My personal take on TDD

grahamcox82 profile image Graham Cox ・2 min read

I'm going to start out saying something that will upset people. I don't personally think TDD works well for Unit Testing.

Now, don't get me wrong, TDD works fantastically for some people. And I personally find it works really well at a larger scale. But when it comes to writing Unit Tests, I find that writing the tests first just doesn't work as well.

This might be a side effect of my Java background (static typing, compiled language means that you can't write unit tests really until you've got something to test)

When it comes to Acceptance Testing however, I think that TDD is a great tool.

So, what's the difference?

At the Unit Testing level, you are generally not writing a single unit of code in one go. You will often find that you are writing several different pieces of code that all work together, and the design of these different pieces is fairly fluid whilst you are developing them. Writing the tests for these pieces of code is - for me - counterintuitive.

On the other hand, at the Acceptance Testing level you hopefully have a decent idea of what you are writing and how it is going to work. Whether this is the UI/UX, or the REST API, or whatever the external interface to all of this is, you should know how this part of it works before the tests are written. You should therefore know what you are testing and how it will work ahead of development, which means that you can write the tests for it first.

So, for me personally, TDD doesn't work well for Unit Testing.


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I am no TDD expert, but I find it useful in forcing me to think through the design of classes and how they should interact - before implementing it.
It is hard to write tests if you still don't have a clear idea how it will all work in the end, but I use that as an incentive to iterate on the design in my head or on paper until I actually do have some confidence of how the final design will be.

Sometimes I need to change things up and have to change the tests as a result, and this all adds overhead, but I usually end up appreciating a better design with TDD as opposed to when I just start coding with a sense of how the design should be and figure out things as I go.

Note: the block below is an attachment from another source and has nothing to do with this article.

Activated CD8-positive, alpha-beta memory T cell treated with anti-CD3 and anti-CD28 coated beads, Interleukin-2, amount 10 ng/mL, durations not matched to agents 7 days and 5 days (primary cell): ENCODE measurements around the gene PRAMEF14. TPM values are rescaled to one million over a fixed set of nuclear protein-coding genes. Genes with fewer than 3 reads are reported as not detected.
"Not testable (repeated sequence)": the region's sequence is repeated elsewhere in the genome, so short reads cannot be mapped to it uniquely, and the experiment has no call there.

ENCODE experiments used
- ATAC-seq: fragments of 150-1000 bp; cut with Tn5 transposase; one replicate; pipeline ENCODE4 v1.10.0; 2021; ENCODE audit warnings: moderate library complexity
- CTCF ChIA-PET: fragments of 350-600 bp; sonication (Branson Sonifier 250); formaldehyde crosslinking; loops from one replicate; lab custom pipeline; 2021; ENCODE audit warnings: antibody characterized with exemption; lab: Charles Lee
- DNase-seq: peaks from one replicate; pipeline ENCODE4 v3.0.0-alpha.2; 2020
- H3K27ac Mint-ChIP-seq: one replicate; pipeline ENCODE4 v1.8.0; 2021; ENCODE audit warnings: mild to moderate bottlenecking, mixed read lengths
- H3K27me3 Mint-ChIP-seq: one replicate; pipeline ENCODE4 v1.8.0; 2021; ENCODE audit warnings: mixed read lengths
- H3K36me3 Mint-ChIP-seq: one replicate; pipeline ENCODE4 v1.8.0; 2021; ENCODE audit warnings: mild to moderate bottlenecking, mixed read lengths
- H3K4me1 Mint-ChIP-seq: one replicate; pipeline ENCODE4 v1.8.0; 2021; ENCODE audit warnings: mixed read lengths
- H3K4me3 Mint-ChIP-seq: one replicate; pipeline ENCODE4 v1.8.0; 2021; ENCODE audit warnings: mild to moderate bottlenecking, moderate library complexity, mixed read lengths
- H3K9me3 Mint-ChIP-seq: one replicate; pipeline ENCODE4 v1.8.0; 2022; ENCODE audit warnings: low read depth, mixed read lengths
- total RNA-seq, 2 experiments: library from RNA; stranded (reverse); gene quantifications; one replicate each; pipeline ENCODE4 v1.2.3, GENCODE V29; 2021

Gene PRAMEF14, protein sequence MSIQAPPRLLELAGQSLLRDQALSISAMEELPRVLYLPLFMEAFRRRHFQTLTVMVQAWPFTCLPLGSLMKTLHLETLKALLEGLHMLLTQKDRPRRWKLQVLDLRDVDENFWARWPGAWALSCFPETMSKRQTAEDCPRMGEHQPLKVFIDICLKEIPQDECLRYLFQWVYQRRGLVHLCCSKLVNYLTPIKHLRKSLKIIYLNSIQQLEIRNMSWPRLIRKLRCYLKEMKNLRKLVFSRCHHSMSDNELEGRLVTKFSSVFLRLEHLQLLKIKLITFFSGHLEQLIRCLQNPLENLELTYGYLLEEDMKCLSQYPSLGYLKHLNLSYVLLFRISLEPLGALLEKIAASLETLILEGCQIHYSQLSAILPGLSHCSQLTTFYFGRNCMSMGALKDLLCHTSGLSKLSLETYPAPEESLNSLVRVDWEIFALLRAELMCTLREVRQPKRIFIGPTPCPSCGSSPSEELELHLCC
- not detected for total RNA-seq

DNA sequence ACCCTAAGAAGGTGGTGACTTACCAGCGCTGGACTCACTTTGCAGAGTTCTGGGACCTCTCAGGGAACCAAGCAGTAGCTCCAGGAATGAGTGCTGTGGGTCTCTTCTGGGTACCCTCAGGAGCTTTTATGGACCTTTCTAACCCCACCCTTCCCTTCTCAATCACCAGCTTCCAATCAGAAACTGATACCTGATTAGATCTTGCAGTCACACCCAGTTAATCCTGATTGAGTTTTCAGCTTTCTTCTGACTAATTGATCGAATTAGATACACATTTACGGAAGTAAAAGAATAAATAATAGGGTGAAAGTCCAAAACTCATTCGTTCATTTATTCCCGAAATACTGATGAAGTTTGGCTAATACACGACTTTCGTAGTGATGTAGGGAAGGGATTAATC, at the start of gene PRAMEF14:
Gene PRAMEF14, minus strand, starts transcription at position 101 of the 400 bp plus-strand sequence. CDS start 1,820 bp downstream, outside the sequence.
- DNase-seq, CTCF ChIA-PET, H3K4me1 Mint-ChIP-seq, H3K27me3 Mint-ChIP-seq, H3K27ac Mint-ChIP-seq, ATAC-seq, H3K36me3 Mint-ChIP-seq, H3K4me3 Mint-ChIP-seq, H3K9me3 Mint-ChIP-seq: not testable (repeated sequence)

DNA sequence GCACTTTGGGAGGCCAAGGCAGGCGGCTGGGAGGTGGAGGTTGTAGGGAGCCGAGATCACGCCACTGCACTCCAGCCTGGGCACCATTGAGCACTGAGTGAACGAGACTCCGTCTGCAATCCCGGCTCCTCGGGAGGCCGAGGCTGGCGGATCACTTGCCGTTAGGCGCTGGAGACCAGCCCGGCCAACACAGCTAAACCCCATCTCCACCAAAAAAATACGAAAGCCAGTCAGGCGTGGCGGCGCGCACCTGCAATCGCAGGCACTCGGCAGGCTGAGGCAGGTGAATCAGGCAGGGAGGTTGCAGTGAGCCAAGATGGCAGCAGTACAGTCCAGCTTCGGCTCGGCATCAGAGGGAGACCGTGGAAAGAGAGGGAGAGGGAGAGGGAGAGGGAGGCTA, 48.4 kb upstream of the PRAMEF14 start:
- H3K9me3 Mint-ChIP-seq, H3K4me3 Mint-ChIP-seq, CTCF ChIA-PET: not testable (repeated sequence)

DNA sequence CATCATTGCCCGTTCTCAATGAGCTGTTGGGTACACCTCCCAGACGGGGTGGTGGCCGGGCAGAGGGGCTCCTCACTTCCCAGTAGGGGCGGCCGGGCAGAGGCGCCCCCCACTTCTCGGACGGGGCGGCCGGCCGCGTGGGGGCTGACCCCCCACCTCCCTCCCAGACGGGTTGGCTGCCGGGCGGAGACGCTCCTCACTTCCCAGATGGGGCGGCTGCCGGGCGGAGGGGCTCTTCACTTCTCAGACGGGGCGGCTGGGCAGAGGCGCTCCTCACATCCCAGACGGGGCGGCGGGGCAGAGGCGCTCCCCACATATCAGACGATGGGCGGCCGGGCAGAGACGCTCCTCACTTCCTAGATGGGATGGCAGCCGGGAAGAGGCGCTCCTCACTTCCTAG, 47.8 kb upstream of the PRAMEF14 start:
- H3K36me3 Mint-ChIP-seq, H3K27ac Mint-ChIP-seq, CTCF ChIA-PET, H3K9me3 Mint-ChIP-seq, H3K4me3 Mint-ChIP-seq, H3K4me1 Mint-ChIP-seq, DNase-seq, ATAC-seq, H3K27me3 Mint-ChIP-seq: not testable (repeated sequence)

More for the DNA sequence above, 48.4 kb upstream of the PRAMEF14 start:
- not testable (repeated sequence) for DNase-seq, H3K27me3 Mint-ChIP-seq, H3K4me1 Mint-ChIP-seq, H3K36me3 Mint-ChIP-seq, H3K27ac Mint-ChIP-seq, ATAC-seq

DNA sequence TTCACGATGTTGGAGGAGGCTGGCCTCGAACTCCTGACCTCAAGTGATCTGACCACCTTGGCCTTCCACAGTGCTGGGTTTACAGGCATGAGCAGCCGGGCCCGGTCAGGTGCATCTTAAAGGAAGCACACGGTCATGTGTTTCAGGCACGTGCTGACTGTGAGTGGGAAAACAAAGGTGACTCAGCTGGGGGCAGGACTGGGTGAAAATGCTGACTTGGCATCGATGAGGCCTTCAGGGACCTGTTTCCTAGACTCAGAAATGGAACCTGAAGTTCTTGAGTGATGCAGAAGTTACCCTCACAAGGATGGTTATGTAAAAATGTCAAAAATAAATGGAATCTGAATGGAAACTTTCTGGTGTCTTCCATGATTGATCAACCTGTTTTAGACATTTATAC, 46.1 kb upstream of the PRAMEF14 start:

Finally, I find it very tiresome to write tests after the implementation is done, since it's all working now and I want to start on The Next Thing. Looking back, I have very rarely written tests after completing the implementation first. With TDD it's kind of reverse, I get the satisfaction of seeing progress as I pass more and more tests - and it is almost bordering to fun. Almost.


the design of classes and how they should interact

That quote there is key to what I was saying. You are talking about class*es* plural, and the interactions between them. To me, that's an Integration Test and not a Unit Test.

Integration Tests I absolutely agree that Test-First TDD works great for. Write the tests for the feature as a whole, and then implement the individual units to make it work.

And I know full well that Test-First TDD works wonders at the Unit Test level for a lot of people. And that's fine. I'm just not one of them, and that's fine too.


What I meant to say, is that I use TDD for both unit testing and integration tests. Once the interaction of classes is defined in my design, then I know better what each class should be responsible for and can start unit testing those.


Totally agree. Feature/acceptance TDD (e.e. BDD) is essential and can drive your design as well as reduce bugs. Unit-test TDD on the other hand, presumes a level of implementation knowledge that's lacking in many development cases. Often, you don't know the API of a class until you actually write it. And then, even more often, you get to change that API multiple times, as you progress with writing the rest of the system.

Unfortunately, some people are blind followers of the cult of unit-test TDD and you can usually tell by the level of mocking and stubbing found in their test code. So, yes, well said!


I will say right now that I'm all for mocking in your unit tests. But that's because I'm all for Unit Tests being the test of a single Unit, instead of a whole. To my mind, the hierarchy goes: